Payne’s tip for kitchen design
According to Payne, customers should educate themselves about the difference between semi-custom and custom cabinets. She says that a lot of times people ask her for special sizes, but she has to stay within her 3-inch perimeter. She can’t make a 10-inch cabinet, but she can make a 9-inch one. She says her company delivers semi-custom cabinets to its customers, noting they’re not just plain Jane at Home Depot. They can do a high-end look.
From Tam Newell
Kitchen and bath designer
Trend No. 7: Pullout waste and recycling container systems
We get a lot of requests for double pullout wastebaskets, Newell says. These plastic or stainless-steel waste containers with lids can help prevent trash odors from permeating through the cabinets. Another option is round containers that fit beneath the sink. KraftMaid and Rev-A-Shelf make a variety of waste-container pullout systems.
Trend No. 8: High-tech drawer slides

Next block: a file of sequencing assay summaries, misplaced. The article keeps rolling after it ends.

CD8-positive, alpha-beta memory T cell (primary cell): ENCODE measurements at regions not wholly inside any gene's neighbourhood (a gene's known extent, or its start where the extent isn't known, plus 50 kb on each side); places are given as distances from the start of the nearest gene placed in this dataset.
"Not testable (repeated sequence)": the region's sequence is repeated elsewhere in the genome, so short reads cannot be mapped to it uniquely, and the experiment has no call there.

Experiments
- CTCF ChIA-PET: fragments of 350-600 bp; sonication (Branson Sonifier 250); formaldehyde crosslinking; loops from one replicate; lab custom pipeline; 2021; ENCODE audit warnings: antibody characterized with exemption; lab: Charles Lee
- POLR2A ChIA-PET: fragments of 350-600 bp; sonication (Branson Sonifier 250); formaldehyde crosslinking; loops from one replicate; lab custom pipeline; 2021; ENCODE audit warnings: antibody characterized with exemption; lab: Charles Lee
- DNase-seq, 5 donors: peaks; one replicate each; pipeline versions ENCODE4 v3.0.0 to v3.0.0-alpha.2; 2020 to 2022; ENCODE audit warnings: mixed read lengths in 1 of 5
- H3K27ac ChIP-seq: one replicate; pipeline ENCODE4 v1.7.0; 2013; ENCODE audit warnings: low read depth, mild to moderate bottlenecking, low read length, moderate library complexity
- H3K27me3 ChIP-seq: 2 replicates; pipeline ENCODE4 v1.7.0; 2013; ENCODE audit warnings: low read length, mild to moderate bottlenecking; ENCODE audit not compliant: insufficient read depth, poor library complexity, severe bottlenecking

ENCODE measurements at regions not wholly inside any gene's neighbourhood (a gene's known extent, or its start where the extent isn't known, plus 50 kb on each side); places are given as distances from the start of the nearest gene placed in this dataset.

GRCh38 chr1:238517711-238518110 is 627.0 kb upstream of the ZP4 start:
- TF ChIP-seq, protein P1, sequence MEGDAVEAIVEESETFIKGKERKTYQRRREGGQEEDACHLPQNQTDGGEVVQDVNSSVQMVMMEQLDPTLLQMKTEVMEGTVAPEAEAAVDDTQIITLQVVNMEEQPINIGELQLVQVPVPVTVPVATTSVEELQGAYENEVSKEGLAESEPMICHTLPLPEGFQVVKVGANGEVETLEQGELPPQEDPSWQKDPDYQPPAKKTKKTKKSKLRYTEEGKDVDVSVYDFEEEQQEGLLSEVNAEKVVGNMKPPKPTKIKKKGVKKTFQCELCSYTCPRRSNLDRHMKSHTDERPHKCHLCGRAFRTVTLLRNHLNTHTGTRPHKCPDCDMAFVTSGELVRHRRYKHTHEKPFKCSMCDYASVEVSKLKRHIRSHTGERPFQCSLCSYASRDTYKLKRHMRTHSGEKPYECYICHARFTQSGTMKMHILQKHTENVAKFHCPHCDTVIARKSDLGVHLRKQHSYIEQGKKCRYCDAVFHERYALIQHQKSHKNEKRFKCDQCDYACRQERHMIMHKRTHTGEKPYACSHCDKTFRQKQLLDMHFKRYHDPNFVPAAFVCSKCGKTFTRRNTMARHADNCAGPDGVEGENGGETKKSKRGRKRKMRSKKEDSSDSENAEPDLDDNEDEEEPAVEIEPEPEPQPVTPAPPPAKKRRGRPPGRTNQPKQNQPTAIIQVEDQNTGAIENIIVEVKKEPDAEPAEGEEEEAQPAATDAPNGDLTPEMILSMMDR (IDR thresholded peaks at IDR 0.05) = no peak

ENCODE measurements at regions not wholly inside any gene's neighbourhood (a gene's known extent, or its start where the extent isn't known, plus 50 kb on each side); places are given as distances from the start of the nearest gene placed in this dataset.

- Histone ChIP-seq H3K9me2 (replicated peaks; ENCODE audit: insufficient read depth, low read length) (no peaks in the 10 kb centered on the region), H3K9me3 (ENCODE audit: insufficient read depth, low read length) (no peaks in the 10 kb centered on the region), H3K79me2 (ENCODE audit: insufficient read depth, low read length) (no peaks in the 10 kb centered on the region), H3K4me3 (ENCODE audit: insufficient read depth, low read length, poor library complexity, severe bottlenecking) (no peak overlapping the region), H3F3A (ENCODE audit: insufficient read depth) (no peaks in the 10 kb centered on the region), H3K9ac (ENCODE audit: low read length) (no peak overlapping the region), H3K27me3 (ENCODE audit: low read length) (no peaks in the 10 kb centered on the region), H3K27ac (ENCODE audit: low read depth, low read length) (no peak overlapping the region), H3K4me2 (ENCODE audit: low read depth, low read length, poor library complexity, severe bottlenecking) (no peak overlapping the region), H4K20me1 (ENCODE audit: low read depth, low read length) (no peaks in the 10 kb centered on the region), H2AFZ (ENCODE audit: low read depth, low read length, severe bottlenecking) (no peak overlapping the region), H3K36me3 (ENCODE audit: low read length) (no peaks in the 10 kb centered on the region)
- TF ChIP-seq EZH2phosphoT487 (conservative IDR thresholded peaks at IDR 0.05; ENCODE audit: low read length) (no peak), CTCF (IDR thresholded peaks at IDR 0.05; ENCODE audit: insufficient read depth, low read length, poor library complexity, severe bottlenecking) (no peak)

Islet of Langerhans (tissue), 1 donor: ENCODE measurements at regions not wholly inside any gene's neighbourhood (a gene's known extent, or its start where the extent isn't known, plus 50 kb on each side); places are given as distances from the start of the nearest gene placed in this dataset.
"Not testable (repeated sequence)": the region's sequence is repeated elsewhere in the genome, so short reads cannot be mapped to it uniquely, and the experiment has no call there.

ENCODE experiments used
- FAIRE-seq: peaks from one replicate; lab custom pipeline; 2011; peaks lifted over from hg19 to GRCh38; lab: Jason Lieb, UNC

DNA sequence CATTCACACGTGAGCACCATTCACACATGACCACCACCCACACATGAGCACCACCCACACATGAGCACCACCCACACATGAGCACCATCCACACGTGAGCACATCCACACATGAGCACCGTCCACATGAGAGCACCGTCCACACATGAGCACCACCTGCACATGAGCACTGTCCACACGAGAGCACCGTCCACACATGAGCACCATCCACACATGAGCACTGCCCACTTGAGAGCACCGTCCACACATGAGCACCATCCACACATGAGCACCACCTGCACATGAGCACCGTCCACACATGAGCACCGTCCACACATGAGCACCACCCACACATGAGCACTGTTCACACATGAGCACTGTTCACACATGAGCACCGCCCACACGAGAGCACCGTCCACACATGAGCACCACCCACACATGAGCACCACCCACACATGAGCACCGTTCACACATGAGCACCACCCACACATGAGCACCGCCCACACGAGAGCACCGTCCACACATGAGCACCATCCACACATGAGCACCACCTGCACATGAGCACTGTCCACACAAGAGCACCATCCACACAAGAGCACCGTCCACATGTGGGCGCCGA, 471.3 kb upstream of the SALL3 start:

For more than 50 years, Austria-based Blum has been creating hinge, drawer and pullout systems for cabinetry, drawers and furniture. Its Blumotion drawer slides are designed to provide a smooth and silent drawer closing, even when the drawer is fully loaded with cutlery and silverware. The trick is in the self-closing mechanism, which engages when the drawer is 2 inches from closing and applies resistance, so there’s no clatter, rattle or springing back to distract the cook. Newell says she is recommending more deep drawers all the time, as they’re easier to access and universal in design.
Trend No. 9: Kitchen islands
Newell says her clients want cabinets that look a lot like furniture. That applies to kitchen islands as well. Available in a wide variety of styles, including traditional, Shaker, classic, country and soft contemporary, the island has become a pivotal design piece that, when equipped with cabinets and drawers, also becomes a great place for storage. Features include either solid lower shelves or slotted ones for a lighter look, a heavy-duty pot storage area on the bottom shelf, and wine racks or bookshelves incorporated into the island. Islands also can be equipped with warming trays. Since many homeowners are getting away from the “everything must match” school of design, they’re often finishing the island in a different color or wood than the kitchen cabinets.